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Ideal stage or mass transfer...which model should be used?

The design and optimization of separation processes is carried out using process simulators, which utilize various calculation approaches. Two techniques that are widely used for modeling distillation are the ideal stage model and the mass transfer model.

Ideal Stage Models - The ideal stage model requires a minimum amount of data—only equilibrium relationships and enthalpy data for the heat balance. The assumptions of the ideal stage approach are: 1) that the vapor and liquid are both perfectly mixed so that the vapor and liquid leaving a stage are at the same composition as the material on the stage and 2) that thermodynamic equilibrium is obtained on each stage. The equilibrium assumption also means liquid and vapor leaving a stage are at the same temperature. Ideal stage models can also account for non-ideal column performance through the use of reaction kinetics as is done for amine sweetening columns. For most processes encountered in gas processing and other industries, the overall efficiencies are well established for proper operating conditions of the column. For systems that are unavailable, similar systems often exist to allow for efficiency estimation. If not, the mass transfer approach is available as an option.

Mass transfer models - For the end user, the notable feature made available via the mass transfer approach is the ability to model a column with the actual number of trays in the unit or the actual depth of packing. However, there are still several assumptions that are made in this approach that can have a significant impact on results. Two that are worth mentioning include the mixing model for trayed columns and the discretization of the packing depth for packed towers.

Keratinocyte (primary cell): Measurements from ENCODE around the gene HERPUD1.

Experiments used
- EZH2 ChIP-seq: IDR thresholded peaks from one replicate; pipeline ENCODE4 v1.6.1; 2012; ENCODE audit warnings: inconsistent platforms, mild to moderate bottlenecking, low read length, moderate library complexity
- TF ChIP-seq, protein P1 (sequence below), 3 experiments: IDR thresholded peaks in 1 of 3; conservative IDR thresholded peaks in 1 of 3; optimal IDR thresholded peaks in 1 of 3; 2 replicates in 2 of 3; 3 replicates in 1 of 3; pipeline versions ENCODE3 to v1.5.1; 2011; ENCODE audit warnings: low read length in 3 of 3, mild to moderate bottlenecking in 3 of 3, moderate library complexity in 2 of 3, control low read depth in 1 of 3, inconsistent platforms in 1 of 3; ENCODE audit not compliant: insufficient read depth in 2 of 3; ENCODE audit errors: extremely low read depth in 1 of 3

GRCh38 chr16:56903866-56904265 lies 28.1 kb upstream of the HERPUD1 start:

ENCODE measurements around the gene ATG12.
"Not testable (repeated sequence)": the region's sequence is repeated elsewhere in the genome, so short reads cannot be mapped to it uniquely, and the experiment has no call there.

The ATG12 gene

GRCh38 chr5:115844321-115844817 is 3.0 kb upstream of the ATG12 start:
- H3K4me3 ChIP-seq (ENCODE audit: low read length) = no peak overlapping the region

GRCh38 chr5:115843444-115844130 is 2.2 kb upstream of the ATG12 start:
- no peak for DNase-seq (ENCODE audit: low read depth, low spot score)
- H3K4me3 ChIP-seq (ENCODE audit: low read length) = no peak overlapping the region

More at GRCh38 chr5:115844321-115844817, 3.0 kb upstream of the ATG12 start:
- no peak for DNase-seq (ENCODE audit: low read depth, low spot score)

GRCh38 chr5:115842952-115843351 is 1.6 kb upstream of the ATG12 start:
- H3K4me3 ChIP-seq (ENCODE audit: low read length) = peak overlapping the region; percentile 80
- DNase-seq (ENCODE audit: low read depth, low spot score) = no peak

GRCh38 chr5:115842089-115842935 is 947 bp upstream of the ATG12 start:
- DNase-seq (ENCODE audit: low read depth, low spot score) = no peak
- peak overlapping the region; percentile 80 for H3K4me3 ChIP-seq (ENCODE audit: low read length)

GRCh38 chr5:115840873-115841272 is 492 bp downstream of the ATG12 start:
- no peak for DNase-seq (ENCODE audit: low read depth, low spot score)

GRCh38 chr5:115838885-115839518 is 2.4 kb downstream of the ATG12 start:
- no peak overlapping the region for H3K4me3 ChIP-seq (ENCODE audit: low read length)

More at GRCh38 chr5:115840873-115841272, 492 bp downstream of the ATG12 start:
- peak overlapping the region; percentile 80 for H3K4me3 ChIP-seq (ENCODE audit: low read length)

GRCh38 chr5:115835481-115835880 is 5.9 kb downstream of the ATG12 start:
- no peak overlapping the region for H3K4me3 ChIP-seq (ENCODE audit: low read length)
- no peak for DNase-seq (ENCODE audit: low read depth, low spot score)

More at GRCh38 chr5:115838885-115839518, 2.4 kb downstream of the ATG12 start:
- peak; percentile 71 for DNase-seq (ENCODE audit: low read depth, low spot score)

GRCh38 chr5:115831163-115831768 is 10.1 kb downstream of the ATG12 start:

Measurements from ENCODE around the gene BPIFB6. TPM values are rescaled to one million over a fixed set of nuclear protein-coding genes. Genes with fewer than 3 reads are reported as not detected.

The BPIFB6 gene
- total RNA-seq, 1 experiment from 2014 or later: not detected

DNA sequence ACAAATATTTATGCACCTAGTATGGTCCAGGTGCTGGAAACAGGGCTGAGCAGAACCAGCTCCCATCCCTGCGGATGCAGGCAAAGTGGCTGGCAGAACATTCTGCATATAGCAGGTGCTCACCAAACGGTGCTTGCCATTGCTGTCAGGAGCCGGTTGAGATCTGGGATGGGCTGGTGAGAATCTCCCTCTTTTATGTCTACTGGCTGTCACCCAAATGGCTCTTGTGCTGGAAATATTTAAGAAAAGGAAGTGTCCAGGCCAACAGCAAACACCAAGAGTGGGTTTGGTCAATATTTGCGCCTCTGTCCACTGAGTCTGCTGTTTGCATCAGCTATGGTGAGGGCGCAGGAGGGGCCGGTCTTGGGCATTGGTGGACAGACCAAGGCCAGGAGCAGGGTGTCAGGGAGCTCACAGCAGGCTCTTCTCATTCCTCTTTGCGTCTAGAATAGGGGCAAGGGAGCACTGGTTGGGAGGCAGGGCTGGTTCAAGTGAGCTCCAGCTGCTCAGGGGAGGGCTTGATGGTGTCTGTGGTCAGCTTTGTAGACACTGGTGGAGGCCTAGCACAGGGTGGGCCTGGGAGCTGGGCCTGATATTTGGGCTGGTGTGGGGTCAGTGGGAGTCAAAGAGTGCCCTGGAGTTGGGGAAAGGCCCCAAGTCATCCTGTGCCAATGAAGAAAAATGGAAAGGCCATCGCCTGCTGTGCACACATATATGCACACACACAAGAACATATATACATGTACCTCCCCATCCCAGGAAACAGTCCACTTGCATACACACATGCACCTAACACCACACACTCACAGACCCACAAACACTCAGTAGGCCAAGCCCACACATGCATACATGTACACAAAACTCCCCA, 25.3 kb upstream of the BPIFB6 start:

Application of the mass transfer model to random or structured packing requires the column height to be discretized into vertical segments or stages. For trayed columns, various mixing models can be used for the liquid and vapor phases. The most basic assumption is that of complete mixing in both the liquid and vapor phases. However, the concentration gradients that develop across operating trays can significantly impact the predictions made by this model since this gradient is the driving force for mass transfer. As the column diameter becomes larger, the perfectly mixed flow model is less applicable.

For modeling both liquid phase chemical reaction and mass transfer, the use of the Mass Transfer - Kinetic (MTK) technique may be considered. The enhancement factor describes the increased rate of absorption due to the effect of a chemical reaction. The material balance requires kinetic rate expressions for all chemical reactions occurring in the system. As with equations for a non-reacting system, an appropriate model for interface behavior must be used.

Mass transfer models require data necessary to calculate interphase mass and heat transfer coefficients and interfacial area based on correlations of the following transport and thermal properties: diffusivities, viscosities, densities, heat capacities, thermal conductivities, etc. Furthermore, mass transfer models require detailed information on the column internals. For trays, this includes information such as weir heights and fraction active area. For packing, this includes surface area per unit volume and void fraction.

If the simulator allows the user to select from various alternatives for these parameters, knowing the correct selection may be problematic. Further, the prediction of multicomponent mass transfer coefficients is of questionable accuracy. These facts prompt the recommendation that columns modeled with the mass transfer approach be checked against an ideal stage model with an expected efficiency until sufficient experience with the particular application is achieved.

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Ideal stage or mass transfer...which model should be used?

The design and optimization of separation processes is carried out using process simulators, which utilize various calculation approaches. Two techniques that are widely used for modeling distillation are the ideal stage model and the mass transfer model.

Ideal Stage Models - The ideal ...